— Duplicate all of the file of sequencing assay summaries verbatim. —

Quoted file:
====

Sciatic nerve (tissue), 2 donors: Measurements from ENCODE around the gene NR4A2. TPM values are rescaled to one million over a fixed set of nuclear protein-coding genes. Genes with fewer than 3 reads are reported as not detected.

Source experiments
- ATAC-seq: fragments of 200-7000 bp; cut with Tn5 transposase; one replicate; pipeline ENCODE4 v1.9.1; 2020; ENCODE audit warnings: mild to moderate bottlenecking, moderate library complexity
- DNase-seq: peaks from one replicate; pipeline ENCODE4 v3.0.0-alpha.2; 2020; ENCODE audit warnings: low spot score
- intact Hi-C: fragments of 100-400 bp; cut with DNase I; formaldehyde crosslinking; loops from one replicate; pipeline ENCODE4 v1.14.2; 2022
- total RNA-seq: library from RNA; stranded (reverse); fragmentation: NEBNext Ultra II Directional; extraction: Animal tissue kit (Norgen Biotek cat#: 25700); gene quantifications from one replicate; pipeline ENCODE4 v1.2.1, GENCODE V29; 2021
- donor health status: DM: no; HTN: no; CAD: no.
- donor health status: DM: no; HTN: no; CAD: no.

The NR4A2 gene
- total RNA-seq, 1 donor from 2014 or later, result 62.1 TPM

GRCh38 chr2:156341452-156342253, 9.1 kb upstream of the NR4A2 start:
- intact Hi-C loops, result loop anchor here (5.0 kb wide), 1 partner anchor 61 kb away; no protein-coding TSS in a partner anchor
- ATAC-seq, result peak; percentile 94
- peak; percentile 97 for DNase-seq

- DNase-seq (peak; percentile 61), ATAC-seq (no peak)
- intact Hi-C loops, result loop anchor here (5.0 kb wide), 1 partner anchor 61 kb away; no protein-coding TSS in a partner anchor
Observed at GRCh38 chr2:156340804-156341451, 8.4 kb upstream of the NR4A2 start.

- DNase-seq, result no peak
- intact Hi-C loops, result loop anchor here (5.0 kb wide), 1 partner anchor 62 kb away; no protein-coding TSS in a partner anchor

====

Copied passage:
Sciatic nerve (tissue), 2 donors: Measurements from ENCODE around the gene NR4A2. TPM values are rescaled to one million over a fixed set of nuclear protein-coding genes. Genes with fewer than 3 reads are reported as not detected.

Source experiments
- ATAC-seq: fragments of 200-7000 bp; cut with Tn5 transposase; one replicate; pipeline ENCODE4 v1.9.1; 2020; ENCODE audit warnings: mild to moderate bottlenecking, moderate library complexity
- DNase-seq: peaks from one replicate; pipeline ENCODE4 v3.0.0-alpha.2; 2020; ENCODE audit warnings: low spot score
- intact Hi-C: fragments of 100-400 bp; cut with DNase I; formaldehyde crosslinking; loops from one replicate; pipeline ENCODE4 v1.14.2; 2022
- total RNA-seq: library from RNA; stranded (reverse); fragmentation: NEBNext Ultra II Directional; extraction: Animal tissue kit (Norgen Biotek cat#: 25700); gene quantifications from one replicate; pipeline ENCODE4 v1.2.1, GENCODE V29; 2021
- donor health status: DM: no; HTN: no; CAD: no.
- donor health status: DM: no; HTN: no; CAD: no.

The NR4A2 gene
- total RNA-seq, 1 donor from 2014 or later, result 62.1 TPM

GRCh38 chr2:156341452-156342253, 9.1 kb upstream of the NR4A2 start:
- intact Hi-C loops, result loop anchor here (5.0 kb wide), 1 partner anchor 61 kb away; no protein-coding TSS in a partner anchor
- ATAC-seq, result peak; percentile 94
- peak; percentile 97 for DNase-seq

- DNase-seq (peak; percentile 61), ATAC-seq (no peak)
- intact Hi-C loops, result loop anchor here (5.0 kb wide), 1 partner anchor 61 kb away; no protein-coding TSS in a partner anchor
Observed at GRCh38 chr2:156340804-156341451, 8.4 kb upstream of the NR4A2 start.

- DNase-seq, result no peak
- intact Hi-C loops, result loop anchor here (5.0 kb wide), 1 partner anchor 62 kb away; no protein-coding TSS in a partner anchor